Having a kid is hard. Having three kids—one of whom is a newborn baby—isn’t just three times harder. The challenges increase exponentially to the point of surrealism, a sensation writer Diablo Cody and director Jason Reitman nail with their latest comic drama, “Tully.”
In their third collaboration, Cody and Reitman have crafted no confectionery ode to motherhood. There’s no wacky mad dash to the hospital, followed by cataclysmic screams for comic effect. In the same vein as 2007’s “Juno” and 2011’s “Young Adult,” “Tully” unearths uncomfortable truths in a wry, wise way. It features Cody’s hyper-verbal brand of snark, cynicism and subtle poignancy, but it’s tinged with the wistful perspective that comes from hard-earned maturity and experience.
Cody’s characters are growing up along with her; she actually wrote “Tully” after having a third child of her own, and the fact that this is such a personal story shines through from the very beginning. It’s at once intimately detailed and narratively ambitious. And it’s surprisingly profound, sneaking up on you with understated yet wholly earned emotion by the end.
Having Charlize Theron at the center once again gives “Tully” so much of its power. As she showed playing the stunted prom queen of “Young Adult,” Theron isn’t afraid to be unlikable, to get messy. Here, she visits deep, dark places within the female psyche as well as the sanctity of suburbia, and her every moment on screen (which is pretty much every minute of the film) vibrates with hilarious, brutal honesty.
We actually see her belly before we even see her. Theron’s Marlo is days away from giving birth to her third child—which wasn’t exactly planned at age 40—and she’s about to pop. She already has an 8-year-old daughter, the sweetly insecure Sarah (Lia Frankland), and a 6-year-old son named Jonah (Asher Miles Fallica), who’s somewhere on the autism spectrum and on the verge of being kicked out of kindergarten. Her husband, Drew (an appropriately low-key Ron Livingston), means well, but he often travels for work and doesn’t really understand what it takes to keep the household functioning on a daily basis.
Whatever delicate balance they’d achieved gets obliterated with the arrival of baby Mia. The subtle look on Marlo’s face once she’s given birth isn’t one of euphoria or even exhausted pride. It’s something closer to detached anxiety: Change is coming, and she knows she needs to deal with it, but she’s just not ready.
Enter Tully (Mackenzie Davis), the night nurse Marlo’s wealthy, smug brother (Mark Duplass) has offered to hire as a gift to her. At first, Marlo is offended at the suggestion that she can’t mother her children on her own, but she gives in once the delirium of sleep deprivation takes its toll. “Tully” vividly and efficiently depicts the isolating nature of those early days at home with an infant: a never-ending cycle of feeding and pumping, crying and diaper changing, when you can’t recall at the end whether you’ve set foot in the outside world, much less showered or brushed your teeth. Marlo has two other kids who need attention, too, and she finally acknowledges that she could use some help.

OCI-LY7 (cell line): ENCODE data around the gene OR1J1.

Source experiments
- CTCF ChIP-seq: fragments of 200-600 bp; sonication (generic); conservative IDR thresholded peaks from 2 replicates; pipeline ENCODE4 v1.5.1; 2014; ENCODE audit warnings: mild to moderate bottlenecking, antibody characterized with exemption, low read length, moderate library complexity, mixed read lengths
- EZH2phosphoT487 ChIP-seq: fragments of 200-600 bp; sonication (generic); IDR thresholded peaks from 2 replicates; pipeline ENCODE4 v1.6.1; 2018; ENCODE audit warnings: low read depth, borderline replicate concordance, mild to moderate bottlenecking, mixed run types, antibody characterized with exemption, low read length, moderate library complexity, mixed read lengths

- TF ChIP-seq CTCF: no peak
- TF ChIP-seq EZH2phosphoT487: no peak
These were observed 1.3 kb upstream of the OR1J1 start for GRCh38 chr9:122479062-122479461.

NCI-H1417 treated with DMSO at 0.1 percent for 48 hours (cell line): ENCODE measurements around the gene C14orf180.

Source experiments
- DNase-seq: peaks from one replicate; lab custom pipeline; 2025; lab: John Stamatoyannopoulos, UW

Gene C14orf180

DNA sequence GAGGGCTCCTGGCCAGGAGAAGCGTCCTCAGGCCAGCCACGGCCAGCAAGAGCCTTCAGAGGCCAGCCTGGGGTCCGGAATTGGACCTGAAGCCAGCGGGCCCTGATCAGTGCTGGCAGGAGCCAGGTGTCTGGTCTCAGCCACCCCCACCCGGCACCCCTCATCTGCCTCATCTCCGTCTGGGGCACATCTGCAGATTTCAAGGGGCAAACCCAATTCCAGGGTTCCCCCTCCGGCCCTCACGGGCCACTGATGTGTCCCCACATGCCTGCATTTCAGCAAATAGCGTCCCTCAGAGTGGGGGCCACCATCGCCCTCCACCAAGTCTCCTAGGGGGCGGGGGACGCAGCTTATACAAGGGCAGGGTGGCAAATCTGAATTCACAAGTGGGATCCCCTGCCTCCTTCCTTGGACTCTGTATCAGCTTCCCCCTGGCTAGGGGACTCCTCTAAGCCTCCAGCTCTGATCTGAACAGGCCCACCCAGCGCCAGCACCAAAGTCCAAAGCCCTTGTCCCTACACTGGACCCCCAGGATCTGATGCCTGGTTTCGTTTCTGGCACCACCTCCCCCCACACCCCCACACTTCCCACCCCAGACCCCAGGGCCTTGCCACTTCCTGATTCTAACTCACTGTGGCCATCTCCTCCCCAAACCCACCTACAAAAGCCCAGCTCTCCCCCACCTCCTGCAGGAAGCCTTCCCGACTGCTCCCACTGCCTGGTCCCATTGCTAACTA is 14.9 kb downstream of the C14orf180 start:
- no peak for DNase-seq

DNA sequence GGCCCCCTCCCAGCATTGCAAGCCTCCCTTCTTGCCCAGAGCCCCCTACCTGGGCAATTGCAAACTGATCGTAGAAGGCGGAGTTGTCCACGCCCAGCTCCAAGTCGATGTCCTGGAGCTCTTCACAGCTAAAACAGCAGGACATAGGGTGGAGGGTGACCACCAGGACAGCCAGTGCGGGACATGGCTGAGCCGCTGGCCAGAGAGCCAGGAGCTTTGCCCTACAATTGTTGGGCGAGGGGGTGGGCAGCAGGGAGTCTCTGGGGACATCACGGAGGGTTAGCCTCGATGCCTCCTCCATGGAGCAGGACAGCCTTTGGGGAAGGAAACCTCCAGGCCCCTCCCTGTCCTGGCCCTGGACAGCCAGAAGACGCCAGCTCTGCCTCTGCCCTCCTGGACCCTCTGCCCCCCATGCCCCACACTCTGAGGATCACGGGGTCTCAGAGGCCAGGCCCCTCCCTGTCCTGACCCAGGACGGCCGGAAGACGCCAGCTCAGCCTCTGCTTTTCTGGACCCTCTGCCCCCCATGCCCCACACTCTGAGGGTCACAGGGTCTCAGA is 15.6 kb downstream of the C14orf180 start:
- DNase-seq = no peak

Tully is that, and so much more. Perky and fit at 26, she’s Mary Poppins in a belly-baring tank top, full of wisdom beyond her years about a wide variety of topics. She’s plucky and quirky, wide-eyed and openhearted, a down-to-Earth free spirit who always has the right bit of advice for every situation. She also tidies up the house overnight while Marlo catches up on much-needed sleep, and even finds time to whip up some whimsical cupcakes for Jonah’s class.
She’s a nanny pixie dream girl—or at least, that’s what she initially seems. Cody’s characters are far more complex than the superficial facades they’ve constructed for themselves might suggest, and that’s especially true of Tully. Watching Theron engage with the hugely appealing Davis is a joy to watch. They have tremendous chemistry from the get-go, which only deepens and becomes more compelling as they get to know each other over nights of sangria and reality TV. (Marlo has a thing for the guilty-pleasure “Gigolos” on Showtime.)
Tully reminds Marlo of who she used to be at that age, when she lived a boho chic life in a Brooklyn loft. And she tries to enlighten Marlo about the woman she’s become years all these later—not just a wife and a mom, but a great mom: “Great moms organize class parties and plan casino nights,” Marlo insists. (As one of those moms myself, I can assure you: We don’t necessarily think we’re great moms, either.) It’s sad and universally relatable, but we really should give ourselves more credit.
The ultimate message of “Tully” is the importance of self-care: When everyone’s relying on you to take care of them, you need to take care of yourself first. Also: just because you’ve created a person, that doesn’t mean you have to abandon entirely the person you used to be. That all may sound trite or New Agey or both, but it’s worthwhile.
Like “Young Adult,” “Tully” actually could have been a little longer. You want to spend more time with these fascinatingly flawed, deeply human characters. As Tully puts it when she suggests that Marlo should kiss her baby good night before going upstairs to sleep: “She’ll be different in the morning—and so will we.” The sense of possibility within those changes is what’s exciting.